Sex and orientation 1

June 11, 2004

Joan Roughgarden lists a number of phenomena that she feels sexual selection theory is ill-suited to explain (Features, June 4). There is not space to deal with all of her list, so I shall focus on homosexuality as an example.

Roughgarden says sexual selection theory cannot explain homosexuality without stating what aspect of homosexuality she would like explained by the theory. This is tantamount to claiming that it cannot explain the cycles of the moon or football's offside rule.

It might be that she wishes to know why a sexual orientation that does not lead to reproduction exists. Some social scientists have sought to use the existence of homosexuality to support the idea that sexualities are socially constructed and that social behaviours can trump genetic endowments. Others look for a role for natural selection, not sexual selection.

Evolutionary theorists are beginning to understand certain forms of homosexuality (and sexuality more generally) as a polygenic trait. It is entirely possible for heterosexual males, for example, to carry "gay genes". It is only when an individual possesses so many gay genes, and passes a threshold, that he will express homosexuality.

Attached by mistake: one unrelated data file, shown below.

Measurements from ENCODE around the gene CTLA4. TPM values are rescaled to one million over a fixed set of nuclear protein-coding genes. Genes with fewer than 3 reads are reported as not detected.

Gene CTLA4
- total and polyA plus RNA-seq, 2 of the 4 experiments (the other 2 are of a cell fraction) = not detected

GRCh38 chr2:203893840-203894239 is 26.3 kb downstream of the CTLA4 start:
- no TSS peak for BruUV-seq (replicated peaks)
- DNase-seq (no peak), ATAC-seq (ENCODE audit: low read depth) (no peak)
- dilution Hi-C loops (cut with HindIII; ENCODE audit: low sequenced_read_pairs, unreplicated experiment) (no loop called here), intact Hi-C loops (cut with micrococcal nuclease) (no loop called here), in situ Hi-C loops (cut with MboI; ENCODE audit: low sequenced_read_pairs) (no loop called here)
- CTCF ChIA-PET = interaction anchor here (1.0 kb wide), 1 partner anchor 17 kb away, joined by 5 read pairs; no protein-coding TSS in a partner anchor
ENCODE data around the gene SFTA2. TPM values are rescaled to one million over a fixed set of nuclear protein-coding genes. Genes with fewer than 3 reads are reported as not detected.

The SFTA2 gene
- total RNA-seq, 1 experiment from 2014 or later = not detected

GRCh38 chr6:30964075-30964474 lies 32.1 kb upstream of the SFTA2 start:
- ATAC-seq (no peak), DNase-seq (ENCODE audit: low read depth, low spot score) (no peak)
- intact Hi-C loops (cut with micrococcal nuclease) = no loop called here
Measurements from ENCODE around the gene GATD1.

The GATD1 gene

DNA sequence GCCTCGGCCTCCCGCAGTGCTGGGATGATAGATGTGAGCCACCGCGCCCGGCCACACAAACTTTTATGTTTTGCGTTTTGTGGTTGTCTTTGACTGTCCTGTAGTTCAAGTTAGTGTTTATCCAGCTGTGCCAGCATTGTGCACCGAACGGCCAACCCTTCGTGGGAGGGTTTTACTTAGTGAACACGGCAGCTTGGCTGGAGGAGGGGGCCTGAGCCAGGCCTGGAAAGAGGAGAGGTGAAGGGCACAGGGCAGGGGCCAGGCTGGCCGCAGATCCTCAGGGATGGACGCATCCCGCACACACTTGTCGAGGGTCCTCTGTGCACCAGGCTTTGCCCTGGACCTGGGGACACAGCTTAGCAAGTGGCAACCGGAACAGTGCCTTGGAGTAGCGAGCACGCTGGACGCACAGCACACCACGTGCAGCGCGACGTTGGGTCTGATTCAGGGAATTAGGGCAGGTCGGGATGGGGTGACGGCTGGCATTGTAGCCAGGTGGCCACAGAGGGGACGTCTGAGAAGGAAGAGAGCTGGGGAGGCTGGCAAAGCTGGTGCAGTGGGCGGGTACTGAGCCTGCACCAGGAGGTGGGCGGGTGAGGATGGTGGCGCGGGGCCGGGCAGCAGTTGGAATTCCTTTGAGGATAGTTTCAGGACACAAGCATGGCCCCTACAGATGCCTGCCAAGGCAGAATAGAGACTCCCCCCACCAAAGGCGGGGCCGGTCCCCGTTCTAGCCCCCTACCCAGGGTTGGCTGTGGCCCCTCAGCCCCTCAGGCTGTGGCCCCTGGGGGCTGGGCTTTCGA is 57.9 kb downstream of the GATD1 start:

Those gay genes may well confer advantages for straight men who have them.

They might, for example, make males better at forming long-term relationships. Sexual selection theory might not have much to say about homosexuality because it might be that the behaviours seen in mate choice, the predilection for more partners and so on, are a consequence of an evolved psychology that straight and gay men share. What might need explaining is the choice of targets.

All of this theorising could be wrong, it is after all work in progress, but it posits an intriguing set of excellent challenges for science, and none of it undermines Darwinism.

Tom Dickins
University of East London

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